The days of video games distracting children from their studies are about to come to an end. Now, ambitious young students are turning such digitized recreation into an essential component of their education. A perfect example can be found at the International School of Beijing, where students are using the popular game Minecraft to create a scale version of their Shunyi campus, learning pragmatic skills mathematic and geometric skills all the while.
Austin was the middle school student that spearheaded the project as part of the school’s Genius Hour program, one of the many research and development (R&D) opportunities offered at ISB along with the Futures Public Radio program, The World is a Stage drama program, Gardening Innovation program, and more. Austin also saw the project as a way to help his fellow students. “It can help students find their way around school and get familiar with the campus,” he says, adding that it was very beneficial for him, because he and his teammates went around ISB meticulously measuring the halls and rooms with a yard stick, before inputting that information in the game to make it accurate. “I tried to make it educational, and to me it’s about moving around and exploring. I really had fun doing it.”
Dr. Mark Hardeman, Deputy Head of Schools, is the ISB administrator that helped spear head ISB’s R&D initiatives and the grant program that allows teacher to secure the funds they need for its various projects. “What we were hoping to do was find ways to support initiatives that came from teachers that wanted to be more innovative in their classroom,” he says, adding: “There’s a lot of research that our teachers look into that supports learning results for students, and when we have a teacher who says, ‘I would like to try this, and I know it’s successful in other places based on the research done,’ then I think it’s our job as a school to support them and help students improve their learning.”
For Genius Hour, Hardeman and his colleagues sent teachers to a studio in Boston called NuVu that has partnered with ISB. NuVu works with local students in the same professional model that architects use to design solutions to problems, and create products or plans that provide solutions. After partaking in this approach themselves, the ISB team of teachers returned to Beijing to set up a similar model for their students to try. Thus the Genius Hour initiative was born.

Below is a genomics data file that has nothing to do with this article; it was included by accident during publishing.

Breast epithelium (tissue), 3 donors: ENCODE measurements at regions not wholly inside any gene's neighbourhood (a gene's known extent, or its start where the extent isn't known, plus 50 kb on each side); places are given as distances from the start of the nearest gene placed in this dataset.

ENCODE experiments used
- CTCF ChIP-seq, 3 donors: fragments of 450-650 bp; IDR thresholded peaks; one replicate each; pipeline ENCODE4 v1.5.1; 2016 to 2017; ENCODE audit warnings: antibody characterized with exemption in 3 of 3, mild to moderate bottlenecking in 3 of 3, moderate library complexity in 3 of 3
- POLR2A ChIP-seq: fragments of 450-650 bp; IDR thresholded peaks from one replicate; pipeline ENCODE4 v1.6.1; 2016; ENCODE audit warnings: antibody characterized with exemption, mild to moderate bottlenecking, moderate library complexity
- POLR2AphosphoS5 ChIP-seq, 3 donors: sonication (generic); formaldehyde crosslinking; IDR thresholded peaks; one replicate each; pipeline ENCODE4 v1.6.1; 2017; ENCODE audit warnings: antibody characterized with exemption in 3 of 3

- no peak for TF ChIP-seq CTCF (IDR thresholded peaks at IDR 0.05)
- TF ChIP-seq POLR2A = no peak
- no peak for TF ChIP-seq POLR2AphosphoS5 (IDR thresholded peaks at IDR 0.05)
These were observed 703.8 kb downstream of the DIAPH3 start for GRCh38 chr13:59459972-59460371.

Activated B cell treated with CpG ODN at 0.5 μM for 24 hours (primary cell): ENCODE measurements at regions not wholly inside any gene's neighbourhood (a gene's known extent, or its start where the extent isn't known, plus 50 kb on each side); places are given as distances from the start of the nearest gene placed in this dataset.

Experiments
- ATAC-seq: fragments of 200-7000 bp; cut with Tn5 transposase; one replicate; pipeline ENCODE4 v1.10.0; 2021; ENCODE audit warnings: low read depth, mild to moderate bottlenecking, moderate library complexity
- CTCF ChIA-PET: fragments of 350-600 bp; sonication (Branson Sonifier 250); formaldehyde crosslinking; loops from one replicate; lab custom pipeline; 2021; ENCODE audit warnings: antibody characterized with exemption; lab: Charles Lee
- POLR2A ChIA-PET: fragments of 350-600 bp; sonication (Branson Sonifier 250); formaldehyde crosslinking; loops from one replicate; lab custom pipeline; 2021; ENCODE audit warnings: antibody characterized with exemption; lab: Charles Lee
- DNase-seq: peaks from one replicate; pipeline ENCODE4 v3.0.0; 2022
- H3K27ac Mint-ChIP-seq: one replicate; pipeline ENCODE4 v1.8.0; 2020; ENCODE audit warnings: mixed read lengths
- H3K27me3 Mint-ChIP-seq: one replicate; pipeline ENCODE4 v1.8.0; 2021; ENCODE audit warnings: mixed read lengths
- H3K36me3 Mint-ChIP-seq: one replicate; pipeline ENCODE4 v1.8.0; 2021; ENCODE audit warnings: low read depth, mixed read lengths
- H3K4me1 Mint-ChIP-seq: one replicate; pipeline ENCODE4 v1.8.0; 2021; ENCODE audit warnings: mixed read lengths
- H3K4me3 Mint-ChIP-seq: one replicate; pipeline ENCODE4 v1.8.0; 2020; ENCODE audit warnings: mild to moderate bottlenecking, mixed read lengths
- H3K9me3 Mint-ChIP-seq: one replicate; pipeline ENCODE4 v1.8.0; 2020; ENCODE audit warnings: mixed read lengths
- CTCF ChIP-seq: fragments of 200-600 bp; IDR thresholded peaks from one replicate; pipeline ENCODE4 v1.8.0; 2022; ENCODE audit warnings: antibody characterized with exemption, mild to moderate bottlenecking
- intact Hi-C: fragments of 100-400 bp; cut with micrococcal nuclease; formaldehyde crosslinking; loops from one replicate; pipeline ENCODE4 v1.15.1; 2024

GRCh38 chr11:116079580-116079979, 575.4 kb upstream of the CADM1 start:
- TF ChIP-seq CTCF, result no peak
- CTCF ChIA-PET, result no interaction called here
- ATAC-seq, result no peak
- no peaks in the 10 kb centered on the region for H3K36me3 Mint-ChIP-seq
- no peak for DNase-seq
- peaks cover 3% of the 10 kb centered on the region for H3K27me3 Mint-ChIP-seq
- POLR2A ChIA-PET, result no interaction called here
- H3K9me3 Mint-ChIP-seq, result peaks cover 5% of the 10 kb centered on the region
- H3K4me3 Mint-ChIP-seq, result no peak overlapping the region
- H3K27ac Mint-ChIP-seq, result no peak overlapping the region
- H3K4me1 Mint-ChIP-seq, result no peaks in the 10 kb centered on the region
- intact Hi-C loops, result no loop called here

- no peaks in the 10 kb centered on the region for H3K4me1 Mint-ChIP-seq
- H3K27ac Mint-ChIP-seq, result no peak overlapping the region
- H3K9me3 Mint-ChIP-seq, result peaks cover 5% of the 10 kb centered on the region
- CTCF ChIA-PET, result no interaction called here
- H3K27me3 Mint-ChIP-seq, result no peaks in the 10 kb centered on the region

Lindsey Cox, the ISB teacher that is helping to coordinate the Genius Hour projects with her colleague Julie Lemley, says the program offers students like Austin an exceptional opportunity to be creative without inhibition.
“We don’t have to worry about curriculum or assessment, the kids will do fantastic work still, and it’s not graded,” Cox says. “So taking the grades away allows them to be more relaxed and follow what they actually care about.”
Lemley agrees, adding: “It’s so open, and they get to have so much choice with these projects. That it’s amazing, especially in Asia where grades have traditionally been so important, that they can be completely invested in what they want to create, and don’t need that conventional restrictive framework.”
Below Lemley and Cox tell us more about some of the Genius Hour’s most standout projects.
Cox: One team of girls designed their own perfume. They tested scents, made their own labels for the bottles, and looked up all the online procedures about home made perfume. They put it together, and even determined what the pricing would be.
Cox: Another student made a board game, but he got stuck on it. He was stubborn about it looking professional, and said he didn’t want it to look like he had cut it out of cardboard. Fortunately one of his teachers at ISB, by chance, is in the board game design business. So our students coordinated with him and made a very professional looking board game about mining, mainly because he likes the video game Minecraft so much. Once he chose mining as his theme he was able to make playing pieces on a laser cutter and a 3D printer with ISB’s tech teachers. He learned so much by making this game on his own terms.
Cox: One of our students worked on home made essential oils for this project. It was hard to find the specific flowers she needed, but she eventually found them in our school’s garden. ISB has a gardening enrichment program, and she was able to find rosemary and jasmine flowers there, though there was a bit of confusion after that because one of our teachers is named Rosemary.
Lemley: This student that made the essential oils was very enthusiastic, which was great for both her classmates and the parents who got to see her project. These projects have a showcase component, where parents come in to see what the students have worked on. Having that context and those discussions, and listening to the kids articulate their excitement, is just so great.
Cox: Another student was so ambitious, and wanted to design a hand drier that was pedal powered, kind of like how you use a sewing machine. He made all these blueprints and it had gears and other components that he used a 3D printer to make. But when it came time for the exhibition he wasn’t ready, and I was really worried about him. I could tell he was sad, but he realised that it was all about the process, not the end product. When I asked “Would you do it again?” he said “Oh yeah!”
Lemley: It’s also good for them to learn that it’s ok to fail and come back, and try something new. Sometimes they’ll have these massive ideas, only to find that the reality is quite different. But we’ve had kids build on these things from the past, and have even bigger successes.
This post is sponsored by ISB